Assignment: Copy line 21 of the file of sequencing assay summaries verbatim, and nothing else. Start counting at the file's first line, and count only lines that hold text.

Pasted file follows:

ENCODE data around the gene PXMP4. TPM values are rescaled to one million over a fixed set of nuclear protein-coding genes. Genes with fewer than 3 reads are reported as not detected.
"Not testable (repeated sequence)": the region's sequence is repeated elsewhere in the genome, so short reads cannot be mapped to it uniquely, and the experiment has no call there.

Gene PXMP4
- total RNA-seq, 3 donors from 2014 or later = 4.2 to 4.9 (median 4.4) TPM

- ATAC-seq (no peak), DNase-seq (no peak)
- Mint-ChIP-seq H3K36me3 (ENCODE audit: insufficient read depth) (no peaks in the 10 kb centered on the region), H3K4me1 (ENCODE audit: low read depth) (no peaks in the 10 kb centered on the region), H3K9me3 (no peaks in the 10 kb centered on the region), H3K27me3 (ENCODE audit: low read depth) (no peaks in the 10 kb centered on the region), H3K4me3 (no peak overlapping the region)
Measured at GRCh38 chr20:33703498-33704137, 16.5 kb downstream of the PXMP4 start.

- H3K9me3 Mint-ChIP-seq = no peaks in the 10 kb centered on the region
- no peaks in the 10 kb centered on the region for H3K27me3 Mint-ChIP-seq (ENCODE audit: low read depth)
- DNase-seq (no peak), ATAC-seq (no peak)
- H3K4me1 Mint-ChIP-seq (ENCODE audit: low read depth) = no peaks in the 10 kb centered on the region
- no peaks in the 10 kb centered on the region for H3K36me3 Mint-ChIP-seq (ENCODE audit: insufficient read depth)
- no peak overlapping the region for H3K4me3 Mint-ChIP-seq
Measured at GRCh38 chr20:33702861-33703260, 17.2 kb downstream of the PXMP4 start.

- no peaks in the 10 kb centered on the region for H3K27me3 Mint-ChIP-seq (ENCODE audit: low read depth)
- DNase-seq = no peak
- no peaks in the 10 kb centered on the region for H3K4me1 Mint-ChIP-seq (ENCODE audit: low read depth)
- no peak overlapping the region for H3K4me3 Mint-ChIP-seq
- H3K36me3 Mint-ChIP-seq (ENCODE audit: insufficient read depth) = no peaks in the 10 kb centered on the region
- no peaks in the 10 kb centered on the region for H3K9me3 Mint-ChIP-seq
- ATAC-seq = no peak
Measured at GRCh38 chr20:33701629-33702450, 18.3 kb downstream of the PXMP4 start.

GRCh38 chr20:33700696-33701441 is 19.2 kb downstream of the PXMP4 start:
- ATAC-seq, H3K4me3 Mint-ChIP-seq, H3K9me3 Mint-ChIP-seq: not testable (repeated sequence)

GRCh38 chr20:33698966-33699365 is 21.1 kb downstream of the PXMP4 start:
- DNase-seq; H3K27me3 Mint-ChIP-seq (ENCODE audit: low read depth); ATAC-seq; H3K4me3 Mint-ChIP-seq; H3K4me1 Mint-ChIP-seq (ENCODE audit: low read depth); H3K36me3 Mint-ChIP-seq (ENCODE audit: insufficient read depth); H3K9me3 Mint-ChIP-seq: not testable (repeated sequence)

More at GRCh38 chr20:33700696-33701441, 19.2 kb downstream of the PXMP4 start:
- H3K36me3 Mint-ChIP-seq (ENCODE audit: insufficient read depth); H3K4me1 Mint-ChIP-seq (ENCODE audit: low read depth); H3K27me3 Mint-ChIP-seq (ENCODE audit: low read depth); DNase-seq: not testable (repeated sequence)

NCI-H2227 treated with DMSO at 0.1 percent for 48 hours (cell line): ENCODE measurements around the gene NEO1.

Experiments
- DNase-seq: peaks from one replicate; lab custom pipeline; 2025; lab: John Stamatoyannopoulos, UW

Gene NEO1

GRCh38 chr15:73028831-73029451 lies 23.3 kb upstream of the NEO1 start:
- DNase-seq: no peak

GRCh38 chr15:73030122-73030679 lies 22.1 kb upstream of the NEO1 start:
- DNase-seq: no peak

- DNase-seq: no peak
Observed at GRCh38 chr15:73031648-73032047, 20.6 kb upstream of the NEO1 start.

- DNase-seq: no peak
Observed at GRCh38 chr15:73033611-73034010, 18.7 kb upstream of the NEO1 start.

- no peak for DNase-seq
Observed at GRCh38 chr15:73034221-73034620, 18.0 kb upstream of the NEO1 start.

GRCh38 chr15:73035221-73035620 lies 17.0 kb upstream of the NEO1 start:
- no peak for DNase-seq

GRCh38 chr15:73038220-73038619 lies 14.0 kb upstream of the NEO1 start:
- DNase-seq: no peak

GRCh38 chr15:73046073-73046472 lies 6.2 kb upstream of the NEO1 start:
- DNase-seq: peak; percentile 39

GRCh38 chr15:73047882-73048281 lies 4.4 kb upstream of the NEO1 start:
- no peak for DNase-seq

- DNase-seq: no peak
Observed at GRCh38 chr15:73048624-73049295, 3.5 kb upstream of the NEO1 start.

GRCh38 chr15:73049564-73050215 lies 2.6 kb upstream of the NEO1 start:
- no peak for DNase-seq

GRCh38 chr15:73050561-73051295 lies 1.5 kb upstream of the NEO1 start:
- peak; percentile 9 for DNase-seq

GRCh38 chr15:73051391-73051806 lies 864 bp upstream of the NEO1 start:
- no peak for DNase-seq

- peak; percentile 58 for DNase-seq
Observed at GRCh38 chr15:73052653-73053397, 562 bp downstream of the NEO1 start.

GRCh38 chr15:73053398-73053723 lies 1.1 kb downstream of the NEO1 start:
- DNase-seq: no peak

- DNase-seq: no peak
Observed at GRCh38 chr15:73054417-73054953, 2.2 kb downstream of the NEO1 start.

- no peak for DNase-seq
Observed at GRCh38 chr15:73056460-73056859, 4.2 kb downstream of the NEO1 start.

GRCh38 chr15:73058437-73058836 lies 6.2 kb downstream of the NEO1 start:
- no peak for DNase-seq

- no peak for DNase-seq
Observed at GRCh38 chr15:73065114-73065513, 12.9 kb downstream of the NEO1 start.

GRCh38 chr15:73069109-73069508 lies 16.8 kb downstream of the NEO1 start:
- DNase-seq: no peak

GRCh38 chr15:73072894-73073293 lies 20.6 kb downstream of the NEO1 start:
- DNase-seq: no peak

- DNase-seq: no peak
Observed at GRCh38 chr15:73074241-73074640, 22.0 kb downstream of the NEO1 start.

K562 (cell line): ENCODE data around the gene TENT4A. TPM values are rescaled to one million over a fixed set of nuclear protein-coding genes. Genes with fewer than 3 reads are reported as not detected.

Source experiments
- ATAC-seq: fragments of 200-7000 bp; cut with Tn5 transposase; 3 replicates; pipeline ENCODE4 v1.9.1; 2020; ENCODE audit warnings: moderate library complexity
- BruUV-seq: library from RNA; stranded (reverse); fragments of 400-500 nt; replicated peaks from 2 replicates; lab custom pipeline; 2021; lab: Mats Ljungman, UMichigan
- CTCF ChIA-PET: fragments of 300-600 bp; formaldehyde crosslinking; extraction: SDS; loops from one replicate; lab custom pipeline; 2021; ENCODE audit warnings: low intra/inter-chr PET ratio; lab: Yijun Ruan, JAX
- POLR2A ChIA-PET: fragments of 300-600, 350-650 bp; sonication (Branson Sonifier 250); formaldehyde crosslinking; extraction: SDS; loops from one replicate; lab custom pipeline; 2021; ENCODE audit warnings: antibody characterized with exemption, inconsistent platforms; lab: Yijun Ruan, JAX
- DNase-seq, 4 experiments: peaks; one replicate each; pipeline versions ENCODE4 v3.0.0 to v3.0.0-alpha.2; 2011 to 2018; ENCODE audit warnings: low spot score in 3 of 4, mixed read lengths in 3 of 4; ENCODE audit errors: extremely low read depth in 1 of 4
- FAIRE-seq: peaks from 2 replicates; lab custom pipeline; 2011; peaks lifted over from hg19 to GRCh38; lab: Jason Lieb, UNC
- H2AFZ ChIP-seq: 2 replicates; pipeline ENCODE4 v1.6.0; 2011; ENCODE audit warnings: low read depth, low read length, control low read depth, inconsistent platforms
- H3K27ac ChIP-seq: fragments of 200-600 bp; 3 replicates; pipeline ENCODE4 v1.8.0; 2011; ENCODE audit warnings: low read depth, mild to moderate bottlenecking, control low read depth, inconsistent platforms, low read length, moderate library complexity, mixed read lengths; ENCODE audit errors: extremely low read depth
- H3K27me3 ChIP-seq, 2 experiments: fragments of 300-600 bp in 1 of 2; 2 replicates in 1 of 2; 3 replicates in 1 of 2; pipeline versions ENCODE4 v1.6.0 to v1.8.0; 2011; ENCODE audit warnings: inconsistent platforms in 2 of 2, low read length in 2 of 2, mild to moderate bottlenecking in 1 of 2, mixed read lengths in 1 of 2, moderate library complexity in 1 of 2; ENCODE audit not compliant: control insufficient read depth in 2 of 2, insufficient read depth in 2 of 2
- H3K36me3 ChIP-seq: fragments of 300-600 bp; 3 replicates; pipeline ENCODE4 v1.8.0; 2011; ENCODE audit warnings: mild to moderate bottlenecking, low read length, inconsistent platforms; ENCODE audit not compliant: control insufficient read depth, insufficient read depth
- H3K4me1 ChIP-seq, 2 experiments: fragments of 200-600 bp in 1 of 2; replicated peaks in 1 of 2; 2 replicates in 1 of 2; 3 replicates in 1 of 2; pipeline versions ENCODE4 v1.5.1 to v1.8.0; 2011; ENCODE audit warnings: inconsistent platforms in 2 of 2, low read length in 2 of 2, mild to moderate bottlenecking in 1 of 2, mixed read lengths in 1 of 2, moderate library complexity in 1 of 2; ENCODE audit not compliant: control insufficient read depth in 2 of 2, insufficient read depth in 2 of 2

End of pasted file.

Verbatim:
- ATAC-seq = no peak